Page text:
Take your outdoor captures from snapshots to photographs with these tips


posted Wednesday, November 18, 2015 at 8:04 AM EDT


Adapt Network has 7 tips for great outdoor photography that will help take your outdoor photography to the next level and ensure that you take images that capture nature the way you remember seeing it.

Firstly, composition is key. Neville Elder, a guest writer at Adapt, says to not "point and shoot." Although you may have a full day of hiking ahead of you and feel the need to rush, Elder says that you have to plan ahead for good photo opportunities to ensure that you are able to slow down out in the field and think about your composition. It's better to slow down and come home with less images, but better ones, than to come home with a bunch of mediocre images. You can use Google Earth to scout out the terrain in advance for potential photo opportunities so that you don't waste time on an average location when there is a great one further ahead.

The ambient light can make it tricky to tell how your images will really look when you're out shooting. If you're worried about getting the right exposure out in the field, use your camera's automatic bracketing option. Most cameras have this option, don't be afraid to use it. You can always delete the exposures you don't want later on, or you could even use the bracketed exposures to make an HDR image.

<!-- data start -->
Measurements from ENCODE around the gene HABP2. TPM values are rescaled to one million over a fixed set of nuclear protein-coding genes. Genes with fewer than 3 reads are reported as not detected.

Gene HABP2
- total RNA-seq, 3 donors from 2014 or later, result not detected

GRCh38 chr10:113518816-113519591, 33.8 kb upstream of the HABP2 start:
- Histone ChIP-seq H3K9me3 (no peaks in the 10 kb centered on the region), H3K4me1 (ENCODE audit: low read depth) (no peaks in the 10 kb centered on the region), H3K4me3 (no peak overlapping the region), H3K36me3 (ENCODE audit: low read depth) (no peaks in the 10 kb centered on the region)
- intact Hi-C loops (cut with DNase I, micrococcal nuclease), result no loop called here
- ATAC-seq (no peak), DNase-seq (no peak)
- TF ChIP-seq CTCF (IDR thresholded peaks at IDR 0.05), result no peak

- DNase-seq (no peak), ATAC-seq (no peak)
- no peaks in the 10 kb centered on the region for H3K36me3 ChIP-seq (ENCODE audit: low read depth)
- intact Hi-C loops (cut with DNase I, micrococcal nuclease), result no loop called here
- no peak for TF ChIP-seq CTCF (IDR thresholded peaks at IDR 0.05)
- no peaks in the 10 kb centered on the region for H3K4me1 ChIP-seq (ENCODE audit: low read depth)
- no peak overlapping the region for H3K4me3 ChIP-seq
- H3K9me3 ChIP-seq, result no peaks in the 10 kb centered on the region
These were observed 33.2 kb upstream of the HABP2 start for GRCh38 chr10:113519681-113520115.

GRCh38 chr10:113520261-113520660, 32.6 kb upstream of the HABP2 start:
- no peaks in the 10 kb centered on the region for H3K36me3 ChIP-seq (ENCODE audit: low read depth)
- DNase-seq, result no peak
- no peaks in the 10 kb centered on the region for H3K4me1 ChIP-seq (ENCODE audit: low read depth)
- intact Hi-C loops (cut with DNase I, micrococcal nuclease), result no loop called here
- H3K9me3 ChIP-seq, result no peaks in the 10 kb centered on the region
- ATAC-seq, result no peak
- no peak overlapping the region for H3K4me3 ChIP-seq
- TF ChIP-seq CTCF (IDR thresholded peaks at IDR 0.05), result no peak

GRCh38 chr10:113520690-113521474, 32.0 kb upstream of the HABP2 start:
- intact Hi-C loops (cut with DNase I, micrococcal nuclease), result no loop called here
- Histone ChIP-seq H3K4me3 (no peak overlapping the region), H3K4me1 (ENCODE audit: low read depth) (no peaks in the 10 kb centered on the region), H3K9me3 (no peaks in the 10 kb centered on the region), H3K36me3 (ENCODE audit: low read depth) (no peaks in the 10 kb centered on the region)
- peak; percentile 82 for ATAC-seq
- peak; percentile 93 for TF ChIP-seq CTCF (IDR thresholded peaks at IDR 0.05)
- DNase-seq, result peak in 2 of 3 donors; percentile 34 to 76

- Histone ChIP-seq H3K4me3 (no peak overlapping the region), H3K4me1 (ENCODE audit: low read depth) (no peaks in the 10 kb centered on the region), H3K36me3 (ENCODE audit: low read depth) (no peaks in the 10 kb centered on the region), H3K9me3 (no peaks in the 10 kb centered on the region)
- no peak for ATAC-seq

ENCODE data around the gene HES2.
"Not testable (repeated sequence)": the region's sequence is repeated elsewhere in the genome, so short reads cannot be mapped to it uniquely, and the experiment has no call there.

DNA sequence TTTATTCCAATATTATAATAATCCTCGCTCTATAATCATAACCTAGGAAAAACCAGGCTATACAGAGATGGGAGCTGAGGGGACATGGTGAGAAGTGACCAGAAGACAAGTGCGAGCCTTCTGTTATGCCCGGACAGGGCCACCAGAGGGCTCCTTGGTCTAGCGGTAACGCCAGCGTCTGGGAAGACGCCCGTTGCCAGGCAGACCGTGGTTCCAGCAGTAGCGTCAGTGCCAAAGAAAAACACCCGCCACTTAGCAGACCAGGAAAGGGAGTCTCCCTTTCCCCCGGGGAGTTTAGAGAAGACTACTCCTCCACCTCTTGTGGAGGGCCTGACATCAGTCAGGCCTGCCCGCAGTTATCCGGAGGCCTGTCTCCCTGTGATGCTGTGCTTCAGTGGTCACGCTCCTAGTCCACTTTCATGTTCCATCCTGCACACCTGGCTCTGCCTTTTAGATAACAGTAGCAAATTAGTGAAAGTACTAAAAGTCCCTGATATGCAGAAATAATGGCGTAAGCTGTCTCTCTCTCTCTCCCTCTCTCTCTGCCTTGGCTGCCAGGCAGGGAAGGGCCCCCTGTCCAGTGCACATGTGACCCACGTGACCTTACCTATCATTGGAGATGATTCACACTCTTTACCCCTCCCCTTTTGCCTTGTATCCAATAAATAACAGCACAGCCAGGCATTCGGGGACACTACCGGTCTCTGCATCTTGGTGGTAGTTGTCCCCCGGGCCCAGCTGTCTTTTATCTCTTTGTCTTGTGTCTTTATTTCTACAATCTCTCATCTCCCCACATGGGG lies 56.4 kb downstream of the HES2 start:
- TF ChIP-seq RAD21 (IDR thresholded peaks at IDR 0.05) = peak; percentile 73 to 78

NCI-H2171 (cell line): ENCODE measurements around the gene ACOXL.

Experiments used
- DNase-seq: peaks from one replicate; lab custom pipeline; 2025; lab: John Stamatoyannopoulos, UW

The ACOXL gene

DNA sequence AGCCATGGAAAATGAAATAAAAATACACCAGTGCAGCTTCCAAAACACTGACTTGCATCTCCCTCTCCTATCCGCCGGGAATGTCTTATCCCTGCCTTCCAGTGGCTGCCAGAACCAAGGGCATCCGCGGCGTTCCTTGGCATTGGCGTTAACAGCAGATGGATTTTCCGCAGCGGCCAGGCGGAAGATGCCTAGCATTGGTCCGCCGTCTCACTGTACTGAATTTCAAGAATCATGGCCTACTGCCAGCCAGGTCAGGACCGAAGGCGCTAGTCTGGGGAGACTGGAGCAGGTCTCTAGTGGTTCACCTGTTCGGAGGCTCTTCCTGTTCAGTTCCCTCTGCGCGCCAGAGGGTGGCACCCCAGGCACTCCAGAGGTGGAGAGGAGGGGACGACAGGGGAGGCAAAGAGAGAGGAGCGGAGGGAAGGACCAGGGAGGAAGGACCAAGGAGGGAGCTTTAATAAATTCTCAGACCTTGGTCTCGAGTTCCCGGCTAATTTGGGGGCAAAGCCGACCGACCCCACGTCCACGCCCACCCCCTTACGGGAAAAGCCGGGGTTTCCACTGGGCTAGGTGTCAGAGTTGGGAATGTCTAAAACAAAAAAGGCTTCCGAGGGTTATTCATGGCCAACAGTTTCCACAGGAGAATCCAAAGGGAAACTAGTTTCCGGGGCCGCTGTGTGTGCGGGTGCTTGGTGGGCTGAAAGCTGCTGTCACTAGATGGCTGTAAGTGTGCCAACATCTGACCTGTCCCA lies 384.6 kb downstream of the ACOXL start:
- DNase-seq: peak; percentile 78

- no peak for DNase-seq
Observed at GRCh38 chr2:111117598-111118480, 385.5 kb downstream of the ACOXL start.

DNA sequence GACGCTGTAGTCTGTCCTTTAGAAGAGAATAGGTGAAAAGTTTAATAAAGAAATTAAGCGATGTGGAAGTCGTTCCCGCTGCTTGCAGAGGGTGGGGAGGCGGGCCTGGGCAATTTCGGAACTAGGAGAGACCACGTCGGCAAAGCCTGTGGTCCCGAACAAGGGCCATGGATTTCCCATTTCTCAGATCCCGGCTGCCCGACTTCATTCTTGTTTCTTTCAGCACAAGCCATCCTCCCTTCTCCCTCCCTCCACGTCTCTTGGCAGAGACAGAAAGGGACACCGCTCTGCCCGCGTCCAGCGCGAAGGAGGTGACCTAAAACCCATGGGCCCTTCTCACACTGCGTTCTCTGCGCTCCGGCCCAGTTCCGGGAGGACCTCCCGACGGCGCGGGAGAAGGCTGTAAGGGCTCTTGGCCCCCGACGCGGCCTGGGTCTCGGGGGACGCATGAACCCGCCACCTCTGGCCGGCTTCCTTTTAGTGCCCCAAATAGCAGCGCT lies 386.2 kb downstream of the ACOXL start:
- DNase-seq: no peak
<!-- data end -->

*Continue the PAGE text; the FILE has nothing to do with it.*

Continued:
The Basics of Exposure - Outdoor Photography
Source: Fix.com

Again, it's difficult to tell what your exposure situation is out in the field. There's a lot going on, your camera's display isn't very big, and ambient light can mess with your eyes and your camera. Elder says to grab a light meter to do incident light readings. Incident light reading is measuring the amount of light before it bounces off of your subject. Different colors and materials react to light differently, which can make it difficult for your camera to meter an entire scene correctly, so you need to measure how much light is actually hitting the scene. 

How to Use a Light Meter - Outdoor Photography
Source: Fix.com

To see the rest of Elder's excellent tips for better outdoor photography, check out the full article.

(Seen via Adapt Network